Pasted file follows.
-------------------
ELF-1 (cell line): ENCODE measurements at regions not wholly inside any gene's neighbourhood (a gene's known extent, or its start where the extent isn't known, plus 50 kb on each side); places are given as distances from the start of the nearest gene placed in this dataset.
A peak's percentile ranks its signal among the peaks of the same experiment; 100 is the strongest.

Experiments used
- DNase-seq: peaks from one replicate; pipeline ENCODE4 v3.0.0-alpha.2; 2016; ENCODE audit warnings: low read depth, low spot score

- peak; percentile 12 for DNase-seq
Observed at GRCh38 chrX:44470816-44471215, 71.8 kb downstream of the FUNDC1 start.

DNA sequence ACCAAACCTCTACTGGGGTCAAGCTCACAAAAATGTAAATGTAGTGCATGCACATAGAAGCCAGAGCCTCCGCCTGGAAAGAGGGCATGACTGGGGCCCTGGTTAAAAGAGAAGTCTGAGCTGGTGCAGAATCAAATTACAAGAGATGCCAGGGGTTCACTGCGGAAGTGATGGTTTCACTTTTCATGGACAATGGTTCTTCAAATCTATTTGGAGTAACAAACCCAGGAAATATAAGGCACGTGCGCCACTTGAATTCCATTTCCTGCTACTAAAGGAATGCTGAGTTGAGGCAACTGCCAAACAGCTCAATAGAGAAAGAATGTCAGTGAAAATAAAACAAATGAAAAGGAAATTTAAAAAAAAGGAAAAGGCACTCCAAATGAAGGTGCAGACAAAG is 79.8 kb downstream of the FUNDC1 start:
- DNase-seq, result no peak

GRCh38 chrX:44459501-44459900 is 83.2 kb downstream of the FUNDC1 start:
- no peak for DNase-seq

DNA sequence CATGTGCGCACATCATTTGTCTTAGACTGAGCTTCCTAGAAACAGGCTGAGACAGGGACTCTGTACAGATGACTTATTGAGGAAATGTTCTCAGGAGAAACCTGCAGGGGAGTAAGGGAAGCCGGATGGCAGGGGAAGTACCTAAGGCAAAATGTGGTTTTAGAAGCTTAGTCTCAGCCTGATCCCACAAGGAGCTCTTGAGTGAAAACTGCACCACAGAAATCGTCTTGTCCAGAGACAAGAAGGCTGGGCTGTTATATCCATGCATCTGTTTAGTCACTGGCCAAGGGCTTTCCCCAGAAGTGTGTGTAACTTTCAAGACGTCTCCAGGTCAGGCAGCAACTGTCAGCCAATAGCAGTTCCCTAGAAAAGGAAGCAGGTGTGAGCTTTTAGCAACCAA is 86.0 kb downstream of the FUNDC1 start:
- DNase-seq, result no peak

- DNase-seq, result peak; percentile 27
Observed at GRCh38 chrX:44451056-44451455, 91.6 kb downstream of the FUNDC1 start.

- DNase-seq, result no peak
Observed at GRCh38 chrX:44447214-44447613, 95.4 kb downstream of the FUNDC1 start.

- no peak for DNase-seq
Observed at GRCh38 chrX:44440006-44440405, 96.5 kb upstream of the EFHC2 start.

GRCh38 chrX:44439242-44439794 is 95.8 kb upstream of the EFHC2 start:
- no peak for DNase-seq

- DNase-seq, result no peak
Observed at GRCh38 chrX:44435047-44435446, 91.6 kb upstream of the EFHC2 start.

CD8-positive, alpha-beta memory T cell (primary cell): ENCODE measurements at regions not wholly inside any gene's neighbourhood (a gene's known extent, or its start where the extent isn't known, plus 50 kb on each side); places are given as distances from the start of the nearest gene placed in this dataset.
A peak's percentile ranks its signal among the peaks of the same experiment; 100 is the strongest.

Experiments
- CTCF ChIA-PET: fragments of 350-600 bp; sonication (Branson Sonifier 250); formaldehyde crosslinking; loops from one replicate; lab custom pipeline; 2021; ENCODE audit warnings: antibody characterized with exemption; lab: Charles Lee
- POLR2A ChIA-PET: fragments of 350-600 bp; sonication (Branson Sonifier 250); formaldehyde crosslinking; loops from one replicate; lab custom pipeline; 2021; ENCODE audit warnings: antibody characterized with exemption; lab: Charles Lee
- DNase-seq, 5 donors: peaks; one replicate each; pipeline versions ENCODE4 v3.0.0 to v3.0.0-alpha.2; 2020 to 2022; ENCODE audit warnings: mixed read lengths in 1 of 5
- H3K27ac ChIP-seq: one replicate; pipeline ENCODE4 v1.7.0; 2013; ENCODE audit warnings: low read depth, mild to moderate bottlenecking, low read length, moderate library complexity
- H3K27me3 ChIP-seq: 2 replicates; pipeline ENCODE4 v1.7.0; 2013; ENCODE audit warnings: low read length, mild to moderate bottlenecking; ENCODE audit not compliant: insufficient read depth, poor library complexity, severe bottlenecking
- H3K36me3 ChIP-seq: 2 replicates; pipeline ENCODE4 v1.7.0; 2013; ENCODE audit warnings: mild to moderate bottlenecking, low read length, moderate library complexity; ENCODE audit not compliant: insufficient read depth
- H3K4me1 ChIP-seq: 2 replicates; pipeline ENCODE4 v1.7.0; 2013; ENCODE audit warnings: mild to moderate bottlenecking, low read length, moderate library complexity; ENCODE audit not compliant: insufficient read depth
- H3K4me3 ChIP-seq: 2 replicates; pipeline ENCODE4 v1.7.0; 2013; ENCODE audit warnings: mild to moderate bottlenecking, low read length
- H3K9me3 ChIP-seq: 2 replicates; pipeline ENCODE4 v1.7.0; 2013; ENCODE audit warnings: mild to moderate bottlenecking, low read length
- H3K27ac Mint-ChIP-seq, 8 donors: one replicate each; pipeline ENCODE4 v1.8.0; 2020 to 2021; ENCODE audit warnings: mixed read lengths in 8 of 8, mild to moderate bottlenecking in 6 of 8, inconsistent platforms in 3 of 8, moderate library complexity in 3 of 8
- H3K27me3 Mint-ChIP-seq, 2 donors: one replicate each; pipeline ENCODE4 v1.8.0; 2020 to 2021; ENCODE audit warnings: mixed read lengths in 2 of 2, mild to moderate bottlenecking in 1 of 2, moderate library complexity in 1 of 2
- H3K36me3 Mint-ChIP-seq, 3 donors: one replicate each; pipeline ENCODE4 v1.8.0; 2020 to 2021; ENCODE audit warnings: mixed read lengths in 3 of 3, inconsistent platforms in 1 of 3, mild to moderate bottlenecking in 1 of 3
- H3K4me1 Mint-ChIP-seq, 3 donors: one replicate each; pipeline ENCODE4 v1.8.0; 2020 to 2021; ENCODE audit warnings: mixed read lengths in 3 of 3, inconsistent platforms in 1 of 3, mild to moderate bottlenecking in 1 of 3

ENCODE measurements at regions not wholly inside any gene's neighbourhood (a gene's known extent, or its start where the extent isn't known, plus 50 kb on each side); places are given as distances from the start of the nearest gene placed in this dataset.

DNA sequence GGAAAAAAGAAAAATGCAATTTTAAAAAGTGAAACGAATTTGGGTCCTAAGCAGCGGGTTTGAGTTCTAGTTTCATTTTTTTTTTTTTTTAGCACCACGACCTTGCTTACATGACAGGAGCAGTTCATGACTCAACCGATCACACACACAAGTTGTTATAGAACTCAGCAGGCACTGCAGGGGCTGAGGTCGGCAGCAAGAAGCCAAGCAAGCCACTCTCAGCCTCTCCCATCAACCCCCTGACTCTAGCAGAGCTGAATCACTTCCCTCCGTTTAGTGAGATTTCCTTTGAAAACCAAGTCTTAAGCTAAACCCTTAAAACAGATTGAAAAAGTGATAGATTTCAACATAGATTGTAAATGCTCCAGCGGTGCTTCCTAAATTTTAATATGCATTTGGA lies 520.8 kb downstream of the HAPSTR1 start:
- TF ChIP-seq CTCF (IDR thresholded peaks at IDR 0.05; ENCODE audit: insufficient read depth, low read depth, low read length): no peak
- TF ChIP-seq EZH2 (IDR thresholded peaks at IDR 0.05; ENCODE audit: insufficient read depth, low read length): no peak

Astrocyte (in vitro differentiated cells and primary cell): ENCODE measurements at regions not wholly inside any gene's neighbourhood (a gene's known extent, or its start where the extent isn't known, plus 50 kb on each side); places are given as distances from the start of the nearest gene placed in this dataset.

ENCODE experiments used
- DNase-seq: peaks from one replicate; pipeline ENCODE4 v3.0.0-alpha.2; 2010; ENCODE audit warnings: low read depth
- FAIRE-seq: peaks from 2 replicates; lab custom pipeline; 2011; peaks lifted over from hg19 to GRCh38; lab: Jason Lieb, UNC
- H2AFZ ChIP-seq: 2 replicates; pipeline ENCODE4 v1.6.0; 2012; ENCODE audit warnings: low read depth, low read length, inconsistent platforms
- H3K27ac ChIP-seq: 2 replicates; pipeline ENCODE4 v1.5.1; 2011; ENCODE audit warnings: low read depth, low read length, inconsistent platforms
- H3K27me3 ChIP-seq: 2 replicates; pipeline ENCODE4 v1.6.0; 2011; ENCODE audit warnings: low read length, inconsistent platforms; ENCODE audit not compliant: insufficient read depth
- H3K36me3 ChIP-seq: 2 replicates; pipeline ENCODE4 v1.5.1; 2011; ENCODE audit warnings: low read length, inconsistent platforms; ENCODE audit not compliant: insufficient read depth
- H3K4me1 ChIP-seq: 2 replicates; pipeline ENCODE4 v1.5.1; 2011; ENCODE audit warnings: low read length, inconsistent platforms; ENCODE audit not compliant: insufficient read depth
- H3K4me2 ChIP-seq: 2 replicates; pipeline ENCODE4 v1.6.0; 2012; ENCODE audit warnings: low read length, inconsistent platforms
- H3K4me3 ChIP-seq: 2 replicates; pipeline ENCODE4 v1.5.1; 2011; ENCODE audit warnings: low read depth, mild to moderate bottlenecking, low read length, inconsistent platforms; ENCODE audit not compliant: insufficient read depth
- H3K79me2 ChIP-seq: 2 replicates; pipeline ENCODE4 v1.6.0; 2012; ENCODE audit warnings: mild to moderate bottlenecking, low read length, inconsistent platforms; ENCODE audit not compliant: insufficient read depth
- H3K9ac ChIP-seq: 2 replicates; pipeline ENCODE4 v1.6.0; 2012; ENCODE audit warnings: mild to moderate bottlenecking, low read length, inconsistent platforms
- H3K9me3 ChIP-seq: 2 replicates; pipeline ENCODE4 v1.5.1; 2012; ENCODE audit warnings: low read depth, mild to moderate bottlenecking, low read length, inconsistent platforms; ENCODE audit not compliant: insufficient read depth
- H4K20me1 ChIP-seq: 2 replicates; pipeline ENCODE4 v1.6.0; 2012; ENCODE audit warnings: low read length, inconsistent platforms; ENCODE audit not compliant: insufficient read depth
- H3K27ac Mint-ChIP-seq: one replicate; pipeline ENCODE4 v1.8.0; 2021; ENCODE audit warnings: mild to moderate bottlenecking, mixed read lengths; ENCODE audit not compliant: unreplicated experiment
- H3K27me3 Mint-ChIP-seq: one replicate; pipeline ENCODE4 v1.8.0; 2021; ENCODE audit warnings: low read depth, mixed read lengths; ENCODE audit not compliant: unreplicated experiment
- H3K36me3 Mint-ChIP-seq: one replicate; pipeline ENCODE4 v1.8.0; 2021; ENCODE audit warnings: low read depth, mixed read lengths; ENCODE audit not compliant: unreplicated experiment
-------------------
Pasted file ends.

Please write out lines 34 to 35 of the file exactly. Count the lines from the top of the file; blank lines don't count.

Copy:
- H3K9me3 ChIP-seq: 2 replicates; pipeline ENCODE4 v1.7.0; 2013; ENCODE audit warnings: mild to moderate bottlenecking, low read length
- H3K27ac Mint-ChIP-seq, 8 donors: one replicate each; pipeline ENCODE4 v1.8.0; 2020 to 2021; ENCODE audit warnings: mixed read lengths in 8 of 8, mild to moderate bottlenecking in 6 of 8, inconsistent platforms in 3 of 8, moderate library complexity in 3 of 8